Mobile, cloud computing and the internet of things are some of the mega trends that are shaping the telecommunications industry. Demand for connectivity – wireless and fixed – is growing in all areas of our lives, be it at home or at work. At the same time, the proliferation of cloud services creates administrative and financial pressures on organisations, especially for SMBs with limited in-house IT resources. In response, the trend is toward a model where companies can access cloud services under a simple, subscription-based pricing structure, with a single point of contact and support.
We are also seeing the NBN gaining traction among average Australians who recognise the benefits of next generation internet. Admittedly, it is still early days for the broadband network, with the rollout scheduled for completion in 2020. There has already been a good uptake however, with over 24,000 Australians currently using the NBN and this is set to rise as more than 2.5 million premises are connected over the next three years. Breaking up age-old monopolies in the telco space, the NBN will create more competition at retail and wholesale level, which ultimately benefits consumers and businesses.
Some of the other key trends we are expecting to see in 2013 include:
1. BYOD (Bring-Your-Own-Device) phenomenon accelerates
Driven by 4G / LTE, mobile apps and services are increasingly moving into the cloud, devices are becoming more personalised, and moving towards being a tool for both personal and work use on the one device. At the same time, businesses seek the flexibility and cost savings of VoIP, as traditional deskbound working patterns are gradually being replaced with remote / telecommuting style arrangements. We are not only expecting to see more mobile devices connecting to enterprise-grade VoIP services, but we also expect mobile numbers to finally become fully portable, just as we have recently seen in the fixed line market, where lifting restrictions on the portability of geographic numbers removed a significant barrier to changing providers.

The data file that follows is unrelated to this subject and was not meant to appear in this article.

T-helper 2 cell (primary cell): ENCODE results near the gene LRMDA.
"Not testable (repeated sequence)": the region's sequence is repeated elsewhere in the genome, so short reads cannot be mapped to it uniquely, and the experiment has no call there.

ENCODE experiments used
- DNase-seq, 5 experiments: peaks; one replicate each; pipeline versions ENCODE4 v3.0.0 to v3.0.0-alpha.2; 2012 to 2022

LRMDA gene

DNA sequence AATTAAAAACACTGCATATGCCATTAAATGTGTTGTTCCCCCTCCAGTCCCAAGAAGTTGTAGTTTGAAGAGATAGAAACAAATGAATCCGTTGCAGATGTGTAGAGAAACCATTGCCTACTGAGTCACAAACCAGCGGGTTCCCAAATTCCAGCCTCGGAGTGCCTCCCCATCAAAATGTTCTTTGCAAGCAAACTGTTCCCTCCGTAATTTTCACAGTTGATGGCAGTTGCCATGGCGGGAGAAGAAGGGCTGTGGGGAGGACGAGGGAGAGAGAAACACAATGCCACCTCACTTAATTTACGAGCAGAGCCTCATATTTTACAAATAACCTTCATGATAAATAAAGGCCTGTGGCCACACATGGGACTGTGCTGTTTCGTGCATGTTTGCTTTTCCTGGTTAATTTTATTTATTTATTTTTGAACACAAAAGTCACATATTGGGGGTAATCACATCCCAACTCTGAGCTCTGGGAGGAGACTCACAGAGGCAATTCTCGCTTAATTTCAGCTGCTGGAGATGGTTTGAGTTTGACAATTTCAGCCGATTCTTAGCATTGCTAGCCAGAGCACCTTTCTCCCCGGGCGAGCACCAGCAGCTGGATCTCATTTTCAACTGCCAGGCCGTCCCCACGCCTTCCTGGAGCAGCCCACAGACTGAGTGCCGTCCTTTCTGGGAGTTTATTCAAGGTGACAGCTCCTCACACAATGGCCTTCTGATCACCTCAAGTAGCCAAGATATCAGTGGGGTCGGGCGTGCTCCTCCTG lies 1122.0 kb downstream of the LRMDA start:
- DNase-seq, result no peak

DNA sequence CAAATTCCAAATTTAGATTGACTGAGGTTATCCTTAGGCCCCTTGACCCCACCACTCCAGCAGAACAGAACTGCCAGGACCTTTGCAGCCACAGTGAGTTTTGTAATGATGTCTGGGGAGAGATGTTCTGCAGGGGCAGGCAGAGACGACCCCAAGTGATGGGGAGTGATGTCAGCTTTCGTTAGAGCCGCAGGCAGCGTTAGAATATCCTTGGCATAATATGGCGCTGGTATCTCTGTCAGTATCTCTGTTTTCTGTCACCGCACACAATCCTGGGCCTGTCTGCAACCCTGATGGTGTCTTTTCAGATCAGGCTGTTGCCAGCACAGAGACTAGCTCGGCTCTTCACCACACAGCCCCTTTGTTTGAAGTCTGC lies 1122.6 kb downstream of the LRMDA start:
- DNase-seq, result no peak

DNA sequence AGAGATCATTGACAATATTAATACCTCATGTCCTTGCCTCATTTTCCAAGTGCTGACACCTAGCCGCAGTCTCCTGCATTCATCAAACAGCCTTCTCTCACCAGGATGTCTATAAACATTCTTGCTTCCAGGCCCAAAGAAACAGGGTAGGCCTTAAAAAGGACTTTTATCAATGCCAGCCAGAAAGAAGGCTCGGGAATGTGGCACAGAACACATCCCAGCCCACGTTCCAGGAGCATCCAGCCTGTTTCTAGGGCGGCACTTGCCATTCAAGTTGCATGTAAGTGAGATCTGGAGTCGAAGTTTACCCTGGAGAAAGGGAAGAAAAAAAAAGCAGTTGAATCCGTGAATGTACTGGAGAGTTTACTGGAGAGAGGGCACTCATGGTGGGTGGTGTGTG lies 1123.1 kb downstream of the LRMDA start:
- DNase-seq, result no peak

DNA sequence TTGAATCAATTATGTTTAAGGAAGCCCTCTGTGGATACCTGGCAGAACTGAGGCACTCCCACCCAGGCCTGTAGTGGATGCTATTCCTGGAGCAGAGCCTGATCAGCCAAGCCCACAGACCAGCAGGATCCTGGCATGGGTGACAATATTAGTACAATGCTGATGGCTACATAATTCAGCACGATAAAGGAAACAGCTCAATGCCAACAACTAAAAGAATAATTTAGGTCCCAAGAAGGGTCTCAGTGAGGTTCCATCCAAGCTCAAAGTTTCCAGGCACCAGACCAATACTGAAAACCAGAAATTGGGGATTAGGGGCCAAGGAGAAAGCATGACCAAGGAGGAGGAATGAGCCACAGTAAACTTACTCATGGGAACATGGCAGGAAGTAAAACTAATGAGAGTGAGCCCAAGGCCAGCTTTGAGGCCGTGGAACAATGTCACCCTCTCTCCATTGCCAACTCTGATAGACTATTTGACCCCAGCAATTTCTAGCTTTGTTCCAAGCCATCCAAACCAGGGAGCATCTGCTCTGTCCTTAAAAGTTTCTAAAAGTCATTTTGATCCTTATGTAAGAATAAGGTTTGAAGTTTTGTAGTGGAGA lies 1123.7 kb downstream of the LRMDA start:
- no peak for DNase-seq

2. Over-The-Top alleviates cloud complexity
Over-the-Top (OTT) refers to a broad range of cloud services that run on internet connected devices, ranging from email and anti-virus to voice and video streaming. While OTT apps thrive in the consumer space, businesses are grappling with the complexity that multiple service providers – each with their own billing mechanism and support system – impose on their already stretched IT and finance resources. Rather than having to deal with 20 individual providers, many seek a one-stop-shop that covers most of their communication needs, providing a single point of customer support and one consolidated monthly bill. By opting for a single provider that bundles connectivity and OTT services, organisations can also eliminate the need for costly technical integration between applications, avoiding data siloes in the cloud.
3. Do-It-Yourself (DIY) comms grows in popularity
While consumers and businesses alike look for providers with comprehensive service offerings, they increasingly reject rigid plans and bundles that assume that one size fits all. Rather, we are expecting to see customers mix and match the communications services, software apps and hardware products they really need. For example, light internet users, who mostly use the internet for email, internet browsing and social networking, may not need the maximum speed and download allowances the NBN can deliver, but can reap significant cost savings from NBN-enabled VoIP.